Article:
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Using ange-ftp

Once you have ange-ftp installed, you never need worry about using FTP again. The interface is completely transparent, and you may now use Emacs commands such as C-x C-f (find-file) on any file that your local host (or, if you are using one) your gateway can access. That file may be a regular file (for editing, viewing etc.), a directory (for invoking Dired) or even a symbolic link (pointing to a directory or a regular file). All it takes is an extended filename syntax. For example, if you give the filename


to find-file, then ange-ftp will spawn an FTP process, connect to the host anorman as user ange, get the file `/tmp/notes' and pop up a buffer containing the contents of that file as if it were on the local filesystem. If ange-ftp needed a password to connect then it would prompt the user in the minibuffer. From then on you can edit that file as if it were any other file: saving is with C-x C-s as usual -- in fact, everything is as usual.

Ange-ftp is also extremely useful for regular "file-transfer" FTP jobs. Since Dired also works on remote directories when using ange-ftp, you will be able to browse the filesystem on your favourite archive site with consummate ease.

Remote filename syntax

The general form of the extended filename syntax is


which refers to the file pointed to by path on machine host when logging in as user user. When path is supplied as a relative file-name (that is, without a leading `/') it is relative to user's home directory (although such relative filenames are ultimately converted to absolute ange-ftp pathnames). You may even refer to home directories of users on remote Unix sites using the standard tilde `~' notation. host needs to be the fully qualified pathname if the local or gateway machine requires it to be (however hostname completion is available if it is included in your `.netrc' -- See section Using a .netrc file), or it may be an IP number if your nameserver can't find the site. The user@ part may be omitted, in which case the username is chosen on the basis of the variable ange-ftp-default-user (See section Other user options) and your `.netrc'. If a password is requested by the FTP process, ange-ftp will either prompt you for it, or generate one on the basis of the variables ange-ftp-default-password, and your `.netrc'.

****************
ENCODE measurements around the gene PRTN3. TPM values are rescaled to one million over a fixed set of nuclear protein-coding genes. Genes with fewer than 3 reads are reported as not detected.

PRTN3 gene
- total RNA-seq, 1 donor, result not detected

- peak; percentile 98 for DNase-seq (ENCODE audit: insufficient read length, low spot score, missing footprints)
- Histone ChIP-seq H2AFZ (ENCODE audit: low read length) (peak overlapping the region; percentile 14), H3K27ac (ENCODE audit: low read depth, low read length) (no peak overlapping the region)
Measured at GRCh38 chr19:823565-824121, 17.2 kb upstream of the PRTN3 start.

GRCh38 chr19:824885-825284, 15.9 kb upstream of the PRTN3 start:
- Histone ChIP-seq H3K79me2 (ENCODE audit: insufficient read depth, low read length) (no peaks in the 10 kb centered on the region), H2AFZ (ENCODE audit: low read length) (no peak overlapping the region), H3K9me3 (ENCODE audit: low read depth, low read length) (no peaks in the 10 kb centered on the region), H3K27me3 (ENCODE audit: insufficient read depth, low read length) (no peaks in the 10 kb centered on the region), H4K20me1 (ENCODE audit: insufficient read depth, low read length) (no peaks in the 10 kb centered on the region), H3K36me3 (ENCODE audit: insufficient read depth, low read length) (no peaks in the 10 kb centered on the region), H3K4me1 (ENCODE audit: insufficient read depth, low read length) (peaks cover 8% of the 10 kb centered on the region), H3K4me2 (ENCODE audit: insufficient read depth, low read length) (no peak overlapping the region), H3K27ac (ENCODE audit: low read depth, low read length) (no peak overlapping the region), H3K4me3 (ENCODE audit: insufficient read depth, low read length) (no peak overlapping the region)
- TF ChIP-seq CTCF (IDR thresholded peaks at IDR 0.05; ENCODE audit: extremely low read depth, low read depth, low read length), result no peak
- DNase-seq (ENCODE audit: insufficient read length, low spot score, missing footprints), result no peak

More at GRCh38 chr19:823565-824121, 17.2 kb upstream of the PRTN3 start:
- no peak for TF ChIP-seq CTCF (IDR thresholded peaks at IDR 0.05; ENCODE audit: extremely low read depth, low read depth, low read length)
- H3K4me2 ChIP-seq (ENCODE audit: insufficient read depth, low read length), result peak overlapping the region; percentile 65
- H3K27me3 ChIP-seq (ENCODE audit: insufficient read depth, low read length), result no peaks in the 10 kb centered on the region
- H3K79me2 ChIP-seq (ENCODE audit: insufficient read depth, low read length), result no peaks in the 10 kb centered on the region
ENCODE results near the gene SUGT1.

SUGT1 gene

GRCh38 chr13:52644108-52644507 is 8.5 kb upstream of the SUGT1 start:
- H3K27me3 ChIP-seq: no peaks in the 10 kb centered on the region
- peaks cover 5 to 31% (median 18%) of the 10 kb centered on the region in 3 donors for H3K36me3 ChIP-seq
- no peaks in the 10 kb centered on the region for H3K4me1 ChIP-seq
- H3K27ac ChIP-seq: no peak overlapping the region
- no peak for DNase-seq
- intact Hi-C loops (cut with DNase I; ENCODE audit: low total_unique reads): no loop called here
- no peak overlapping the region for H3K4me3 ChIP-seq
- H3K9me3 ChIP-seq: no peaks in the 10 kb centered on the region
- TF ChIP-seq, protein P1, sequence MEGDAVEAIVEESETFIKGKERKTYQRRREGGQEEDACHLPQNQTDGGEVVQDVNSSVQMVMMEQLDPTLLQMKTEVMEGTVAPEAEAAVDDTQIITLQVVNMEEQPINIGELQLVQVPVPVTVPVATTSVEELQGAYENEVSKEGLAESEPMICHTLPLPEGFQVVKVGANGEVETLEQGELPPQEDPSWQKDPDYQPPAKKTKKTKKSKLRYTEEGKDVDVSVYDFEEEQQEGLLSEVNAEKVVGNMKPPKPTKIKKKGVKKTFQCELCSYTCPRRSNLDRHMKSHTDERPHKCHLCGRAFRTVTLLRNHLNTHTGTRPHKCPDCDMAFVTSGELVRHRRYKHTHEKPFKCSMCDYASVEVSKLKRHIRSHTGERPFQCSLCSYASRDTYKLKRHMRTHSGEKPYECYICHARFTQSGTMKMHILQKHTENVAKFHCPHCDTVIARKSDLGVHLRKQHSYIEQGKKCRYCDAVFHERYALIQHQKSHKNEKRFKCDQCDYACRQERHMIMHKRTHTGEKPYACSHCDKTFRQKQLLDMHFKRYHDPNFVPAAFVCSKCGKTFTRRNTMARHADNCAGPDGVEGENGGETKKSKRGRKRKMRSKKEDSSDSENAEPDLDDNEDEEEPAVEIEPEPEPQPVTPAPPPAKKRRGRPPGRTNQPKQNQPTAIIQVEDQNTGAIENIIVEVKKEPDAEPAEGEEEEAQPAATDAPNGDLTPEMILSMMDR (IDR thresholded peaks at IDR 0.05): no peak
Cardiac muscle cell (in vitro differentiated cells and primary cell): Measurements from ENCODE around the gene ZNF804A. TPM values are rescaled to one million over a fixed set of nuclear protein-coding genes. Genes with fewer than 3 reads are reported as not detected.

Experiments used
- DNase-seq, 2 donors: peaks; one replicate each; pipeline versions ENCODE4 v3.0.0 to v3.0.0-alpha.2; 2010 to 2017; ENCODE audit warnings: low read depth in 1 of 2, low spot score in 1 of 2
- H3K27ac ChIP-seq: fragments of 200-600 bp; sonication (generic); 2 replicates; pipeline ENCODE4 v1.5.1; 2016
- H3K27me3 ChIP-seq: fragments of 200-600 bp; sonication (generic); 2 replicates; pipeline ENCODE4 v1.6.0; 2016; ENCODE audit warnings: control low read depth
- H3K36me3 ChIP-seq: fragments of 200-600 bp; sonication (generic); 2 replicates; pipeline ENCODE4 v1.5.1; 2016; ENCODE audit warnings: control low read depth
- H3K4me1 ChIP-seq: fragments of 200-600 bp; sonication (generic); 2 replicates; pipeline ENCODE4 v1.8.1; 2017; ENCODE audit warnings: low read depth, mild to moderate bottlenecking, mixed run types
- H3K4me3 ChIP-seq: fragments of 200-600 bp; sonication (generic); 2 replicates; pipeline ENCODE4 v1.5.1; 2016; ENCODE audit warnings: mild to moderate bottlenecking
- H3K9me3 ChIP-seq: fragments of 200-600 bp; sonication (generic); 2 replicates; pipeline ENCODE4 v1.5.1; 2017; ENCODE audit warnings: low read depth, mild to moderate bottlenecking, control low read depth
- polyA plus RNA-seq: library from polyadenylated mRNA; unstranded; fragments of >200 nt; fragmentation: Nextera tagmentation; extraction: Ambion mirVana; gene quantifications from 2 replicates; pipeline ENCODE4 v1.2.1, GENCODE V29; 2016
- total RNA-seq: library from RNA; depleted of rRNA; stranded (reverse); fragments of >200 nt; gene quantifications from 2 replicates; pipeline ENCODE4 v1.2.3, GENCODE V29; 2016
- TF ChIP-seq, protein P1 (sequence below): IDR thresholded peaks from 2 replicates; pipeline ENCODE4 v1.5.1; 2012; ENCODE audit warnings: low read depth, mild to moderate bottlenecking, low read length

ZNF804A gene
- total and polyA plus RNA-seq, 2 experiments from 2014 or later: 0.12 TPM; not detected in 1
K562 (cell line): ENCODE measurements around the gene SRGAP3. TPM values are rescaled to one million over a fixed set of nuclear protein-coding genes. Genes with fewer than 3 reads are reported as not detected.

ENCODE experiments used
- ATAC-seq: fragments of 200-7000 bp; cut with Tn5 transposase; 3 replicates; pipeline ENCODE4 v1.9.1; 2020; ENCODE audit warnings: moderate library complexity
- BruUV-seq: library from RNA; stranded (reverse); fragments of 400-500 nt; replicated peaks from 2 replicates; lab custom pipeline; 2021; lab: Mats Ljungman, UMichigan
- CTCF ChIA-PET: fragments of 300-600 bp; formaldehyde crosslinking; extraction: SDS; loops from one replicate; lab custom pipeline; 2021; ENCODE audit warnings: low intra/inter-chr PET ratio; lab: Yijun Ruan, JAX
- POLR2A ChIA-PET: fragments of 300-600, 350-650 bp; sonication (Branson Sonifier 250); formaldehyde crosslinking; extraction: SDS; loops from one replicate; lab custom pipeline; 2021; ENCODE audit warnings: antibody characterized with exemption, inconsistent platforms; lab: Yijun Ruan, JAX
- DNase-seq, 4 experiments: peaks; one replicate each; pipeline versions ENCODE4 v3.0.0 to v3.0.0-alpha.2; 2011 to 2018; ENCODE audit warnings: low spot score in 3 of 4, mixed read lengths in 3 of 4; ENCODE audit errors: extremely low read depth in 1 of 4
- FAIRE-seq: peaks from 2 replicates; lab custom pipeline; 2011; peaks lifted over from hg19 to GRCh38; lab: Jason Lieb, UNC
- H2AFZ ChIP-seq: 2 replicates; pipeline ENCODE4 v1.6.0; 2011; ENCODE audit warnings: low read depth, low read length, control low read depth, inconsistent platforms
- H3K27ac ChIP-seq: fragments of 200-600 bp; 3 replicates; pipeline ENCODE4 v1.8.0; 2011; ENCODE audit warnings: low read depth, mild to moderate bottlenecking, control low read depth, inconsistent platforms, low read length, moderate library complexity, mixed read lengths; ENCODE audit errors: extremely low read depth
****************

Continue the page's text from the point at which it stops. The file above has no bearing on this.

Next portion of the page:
Thus the following are all valid ange-ftp filenames:


Using Dired

This feature of ange-ftp is particularly useful when file-transfers, as opposed to file-editing, are the order of the day. Simply run find-file on a directory to get a listing of the files in that directory. For example, you might run find-file on


to see what's in the `pub' directory of your favourite archive site. This brings up a Dired buffer of all the files in that directory. The f command is useful for looking at `README' files -- if you then decide to save it C-x C-w is useful. You can also use this method to copy files, but the c command is easier. The f command can also be used to descend the directory tree by applying it to directories.

You can also use Dired to refresh ange-ftp's internal cache. If you (or anybody else) has changed a remote directory since you first accessed it with ange-ftp, completion is not provided on any new files that ange-ftp does not know about. If you have (or create) a Dired buffer which contains the modified directory, executing revert-buffer with a prefix argument (C-u g in the Dired buffer) will force a refresh of both the the buffer and also ange-ftp's internal cache. If you find that filename completion isn't working on a file that you know is there, this is how to fix the problem.

The version of Dired supplied with Emacs version 18.58 (and earlier versions) does not include a capability for multiple file transfers. The Tree Dired package (See section How to get the ange-ftp source code), however, is ideal for this application. Tree Dired provides facilities for maintaining an entire directory tree in a Dired buffer, for marking files which match a certain regexp (or you can select files interactively) and then copying all those files to your local host (or even a different remote host). Another useful feature is Virtual Dired, which allows you to save Dired buffers of remote hosts, allowing you to browse them at a later date without actually needing to connect to the host. See the documentation for Tree Dired for more details.